Bearing the weight of all that comes with being the victim of sexual violence is a never ending nightmare.  It is beyond difficult to deal with, especially alone.  Every child should know that there is at least one safe adult in their lives that they can turn to who will believe them even if others may have doubts.  
“My son has a disability.  Is he at a higher risk of being abused?”
Unfortunately, yes.
Child sexual abusers tend to target certain children because these children may be the children whom they have less difficulty keeping silent. 
Children in the following 7 categories are at an elevated risk for sexual abuse:
  • Children from single parent homes
  • Children within stepfamilies
  • Children who are emotionally distant from their parents.
  • Children who have been abused before.  Some estimates are as high as 1000%.
  • Children who have low self esteem
  • Children who are labeled as trouble-makers 
  • older children Children between the ages of 7 and 13 are the most vulnerable


    What age should I start talking with our children about body safety?

Glamazon / Pixabay

When I tell parents that they should really begin as early as possible, their eyes get big.  

I understand. Believe me, I do. 
They forget to use their inside voice one day while you’re out with friends at a crowded restaurant.  
They say THAT word and oh no! 
The “cutesy” words at least have a chance of gliding by unnoticed in a room full of people.  
Inside voice?  By the time I finished refreshing my son’s memory about what exactly an “inside voice” was he had made about 65% of my most recent personal business public.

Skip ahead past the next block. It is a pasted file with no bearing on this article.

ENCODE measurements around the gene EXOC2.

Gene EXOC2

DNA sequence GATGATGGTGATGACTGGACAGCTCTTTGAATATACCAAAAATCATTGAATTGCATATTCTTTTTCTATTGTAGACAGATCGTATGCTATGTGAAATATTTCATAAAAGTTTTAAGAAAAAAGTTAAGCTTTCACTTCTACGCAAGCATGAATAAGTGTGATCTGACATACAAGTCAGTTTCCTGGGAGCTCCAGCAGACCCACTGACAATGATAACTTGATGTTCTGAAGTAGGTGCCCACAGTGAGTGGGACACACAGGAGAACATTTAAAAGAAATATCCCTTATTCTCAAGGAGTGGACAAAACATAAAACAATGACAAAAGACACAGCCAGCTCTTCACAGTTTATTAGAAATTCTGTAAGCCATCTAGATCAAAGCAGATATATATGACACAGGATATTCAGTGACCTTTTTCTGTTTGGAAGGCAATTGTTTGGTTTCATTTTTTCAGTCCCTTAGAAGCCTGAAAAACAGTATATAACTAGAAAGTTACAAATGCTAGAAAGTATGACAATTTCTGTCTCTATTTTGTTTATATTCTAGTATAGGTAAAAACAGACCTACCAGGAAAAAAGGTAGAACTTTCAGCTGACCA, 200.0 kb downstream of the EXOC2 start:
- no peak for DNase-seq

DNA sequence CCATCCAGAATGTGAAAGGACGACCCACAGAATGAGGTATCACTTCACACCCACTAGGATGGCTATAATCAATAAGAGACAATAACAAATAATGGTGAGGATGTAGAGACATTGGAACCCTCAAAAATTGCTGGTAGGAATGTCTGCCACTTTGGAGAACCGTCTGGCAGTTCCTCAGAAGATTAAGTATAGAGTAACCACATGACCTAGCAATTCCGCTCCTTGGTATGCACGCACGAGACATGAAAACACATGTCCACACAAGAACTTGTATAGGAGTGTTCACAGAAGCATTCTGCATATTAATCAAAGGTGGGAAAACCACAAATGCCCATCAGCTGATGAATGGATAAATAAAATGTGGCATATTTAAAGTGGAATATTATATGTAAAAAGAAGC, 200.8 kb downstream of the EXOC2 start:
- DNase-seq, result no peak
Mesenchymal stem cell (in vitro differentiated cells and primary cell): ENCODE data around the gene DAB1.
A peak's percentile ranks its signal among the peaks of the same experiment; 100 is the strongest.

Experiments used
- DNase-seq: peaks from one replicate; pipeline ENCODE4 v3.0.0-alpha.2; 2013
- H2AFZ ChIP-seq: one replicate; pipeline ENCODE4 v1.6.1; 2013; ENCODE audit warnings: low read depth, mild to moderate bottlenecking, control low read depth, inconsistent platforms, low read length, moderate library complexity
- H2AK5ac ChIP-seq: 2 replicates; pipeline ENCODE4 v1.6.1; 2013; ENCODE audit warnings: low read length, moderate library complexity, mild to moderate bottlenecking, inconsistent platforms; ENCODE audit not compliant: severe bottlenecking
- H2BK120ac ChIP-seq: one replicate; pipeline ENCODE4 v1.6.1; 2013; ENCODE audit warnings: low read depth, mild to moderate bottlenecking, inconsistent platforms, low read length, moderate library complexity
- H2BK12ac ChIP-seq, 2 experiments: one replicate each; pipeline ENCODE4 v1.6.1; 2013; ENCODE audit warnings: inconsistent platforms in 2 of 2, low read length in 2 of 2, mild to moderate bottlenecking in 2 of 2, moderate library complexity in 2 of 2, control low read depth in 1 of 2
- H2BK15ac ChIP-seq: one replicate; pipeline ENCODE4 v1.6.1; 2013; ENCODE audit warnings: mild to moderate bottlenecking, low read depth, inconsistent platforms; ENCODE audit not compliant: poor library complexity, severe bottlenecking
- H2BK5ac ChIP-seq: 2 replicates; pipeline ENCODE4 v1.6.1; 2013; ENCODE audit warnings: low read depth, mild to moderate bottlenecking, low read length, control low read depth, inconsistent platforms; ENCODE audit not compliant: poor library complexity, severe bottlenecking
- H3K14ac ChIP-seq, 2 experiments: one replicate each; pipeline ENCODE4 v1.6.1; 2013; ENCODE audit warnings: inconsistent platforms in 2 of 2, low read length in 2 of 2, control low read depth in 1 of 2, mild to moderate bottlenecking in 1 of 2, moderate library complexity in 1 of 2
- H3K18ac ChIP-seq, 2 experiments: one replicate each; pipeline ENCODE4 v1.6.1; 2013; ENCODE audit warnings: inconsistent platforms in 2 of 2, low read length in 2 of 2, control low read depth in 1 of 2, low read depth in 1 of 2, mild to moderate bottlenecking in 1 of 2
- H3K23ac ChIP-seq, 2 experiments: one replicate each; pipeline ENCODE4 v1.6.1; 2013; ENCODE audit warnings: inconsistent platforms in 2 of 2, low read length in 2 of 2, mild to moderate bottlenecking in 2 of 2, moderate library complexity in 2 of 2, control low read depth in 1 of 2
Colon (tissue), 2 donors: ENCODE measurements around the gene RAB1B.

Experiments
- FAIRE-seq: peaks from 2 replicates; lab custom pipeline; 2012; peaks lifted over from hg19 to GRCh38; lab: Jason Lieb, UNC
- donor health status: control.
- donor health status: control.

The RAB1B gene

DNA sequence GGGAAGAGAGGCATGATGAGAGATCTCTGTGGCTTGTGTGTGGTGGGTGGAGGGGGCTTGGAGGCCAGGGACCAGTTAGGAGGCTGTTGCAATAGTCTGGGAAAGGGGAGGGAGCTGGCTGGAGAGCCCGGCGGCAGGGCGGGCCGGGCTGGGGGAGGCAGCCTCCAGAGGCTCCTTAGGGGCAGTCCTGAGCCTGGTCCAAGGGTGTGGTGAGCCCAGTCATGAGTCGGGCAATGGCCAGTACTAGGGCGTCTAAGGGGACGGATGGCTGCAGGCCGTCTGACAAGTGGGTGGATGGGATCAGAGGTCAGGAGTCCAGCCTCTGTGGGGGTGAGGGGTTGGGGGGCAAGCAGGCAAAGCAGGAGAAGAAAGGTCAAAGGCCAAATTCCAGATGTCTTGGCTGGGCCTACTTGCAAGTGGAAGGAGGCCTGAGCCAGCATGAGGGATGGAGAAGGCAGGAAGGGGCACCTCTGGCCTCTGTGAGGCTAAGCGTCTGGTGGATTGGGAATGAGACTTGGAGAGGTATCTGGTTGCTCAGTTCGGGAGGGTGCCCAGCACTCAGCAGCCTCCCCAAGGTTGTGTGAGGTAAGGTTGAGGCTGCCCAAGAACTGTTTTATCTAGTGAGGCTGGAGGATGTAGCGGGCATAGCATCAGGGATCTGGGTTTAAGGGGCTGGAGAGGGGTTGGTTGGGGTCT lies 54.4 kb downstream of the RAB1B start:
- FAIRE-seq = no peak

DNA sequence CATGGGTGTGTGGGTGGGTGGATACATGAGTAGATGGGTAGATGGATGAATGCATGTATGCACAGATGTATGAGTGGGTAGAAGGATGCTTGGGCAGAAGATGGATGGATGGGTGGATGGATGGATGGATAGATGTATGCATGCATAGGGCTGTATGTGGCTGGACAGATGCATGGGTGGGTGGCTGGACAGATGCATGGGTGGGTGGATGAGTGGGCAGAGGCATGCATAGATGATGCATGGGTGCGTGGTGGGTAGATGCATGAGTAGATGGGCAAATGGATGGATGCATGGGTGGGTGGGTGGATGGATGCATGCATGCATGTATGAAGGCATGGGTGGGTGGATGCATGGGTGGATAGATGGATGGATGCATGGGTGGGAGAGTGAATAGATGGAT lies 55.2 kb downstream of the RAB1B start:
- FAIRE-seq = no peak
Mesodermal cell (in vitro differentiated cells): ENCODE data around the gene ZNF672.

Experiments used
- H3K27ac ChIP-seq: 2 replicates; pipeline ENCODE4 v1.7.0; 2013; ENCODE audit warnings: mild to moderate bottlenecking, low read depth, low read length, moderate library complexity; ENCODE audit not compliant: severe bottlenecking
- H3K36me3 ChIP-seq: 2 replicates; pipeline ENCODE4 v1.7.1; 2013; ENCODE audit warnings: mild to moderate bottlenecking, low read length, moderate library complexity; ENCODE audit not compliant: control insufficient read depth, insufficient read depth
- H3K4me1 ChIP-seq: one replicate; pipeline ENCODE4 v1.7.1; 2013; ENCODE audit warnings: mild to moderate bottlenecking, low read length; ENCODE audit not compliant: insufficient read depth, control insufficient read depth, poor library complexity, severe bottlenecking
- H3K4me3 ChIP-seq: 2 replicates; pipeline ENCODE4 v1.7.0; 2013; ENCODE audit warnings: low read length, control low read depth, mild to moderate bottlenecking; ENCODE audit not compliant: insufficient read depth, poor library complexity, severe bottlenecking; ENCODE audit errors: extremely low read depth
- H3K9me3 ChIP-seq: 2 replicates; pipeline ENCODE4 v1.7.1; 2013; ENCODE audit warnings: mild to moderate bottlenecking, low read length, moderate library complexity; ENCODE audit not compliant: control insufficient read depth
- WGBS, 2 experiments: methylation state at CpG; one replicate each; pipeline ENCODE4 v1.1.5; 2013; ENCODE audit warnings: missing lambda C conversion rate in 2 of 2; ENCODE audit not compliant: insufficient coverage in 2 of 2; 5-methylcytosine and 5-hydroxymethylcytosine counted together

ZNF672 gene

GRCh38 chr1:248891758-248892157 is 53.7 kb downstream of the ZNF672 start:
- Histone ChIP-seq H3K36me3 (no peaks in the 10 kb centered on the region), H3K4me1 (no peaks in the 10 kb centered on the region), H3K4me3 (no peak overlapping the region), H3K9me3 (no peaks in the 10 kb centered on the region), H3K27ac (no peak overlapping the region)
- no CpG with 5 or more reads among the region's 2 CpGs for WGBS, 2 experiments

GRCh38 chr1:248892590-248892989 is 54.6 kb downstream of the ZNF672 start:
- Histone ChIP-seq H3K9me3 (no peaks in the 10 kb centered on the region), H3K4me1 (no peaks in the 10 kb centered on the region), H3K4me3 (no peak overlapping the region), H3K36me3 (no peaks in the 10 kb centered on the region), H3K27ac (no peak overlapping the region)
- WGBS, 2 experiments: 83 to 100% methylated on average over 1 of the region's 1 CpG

Try to keep it simple. Teach your child the proper names of body parts.  If you start early it tends to go more smoothly because they are curious and just happy for the information.   One of the tools that I recommend is books.  There is a growing library of books on body safety.  
I realize that currently, many parents are more comfortable discussing boundaries around toys than body parts.  But if you don’t talk about it with your children, someone else might.  That person may be harmful, dangerous, and evil.   You must make conversations about how to respect personal space and body parts a habit.  
How do you explain to a toddler which parts of the body are private?”
It can be challenging to teach children the difference between ‘private parts’ and ‘not so private parts’.  One classic way to teach children about their body parts is to share the “bathing suit rule.”  
Bathing suit rule:  Whatever portion of skin that a child’s bathing suit covers are the parts of their body that are private. And those are the places that are off limits to others.  These are the parts that should not be shared with others beyond a select few and for a select purpose.  
For example, of course it may be necessary for medical personnel to examine a child at some point.  Even still children should never be asked to keep this a secret from anyone.  And if something feels unusual and strange they should tell someone that they trust immediately. 
The main thing is that you start talking.  When you make it normal, it becomes normal to the child. Pass on the gift of awareness, integrity, self-esteem, dignity, and pride to your children. Show them how valuable they are by talking to them about body safety and child sexual abuse prevention.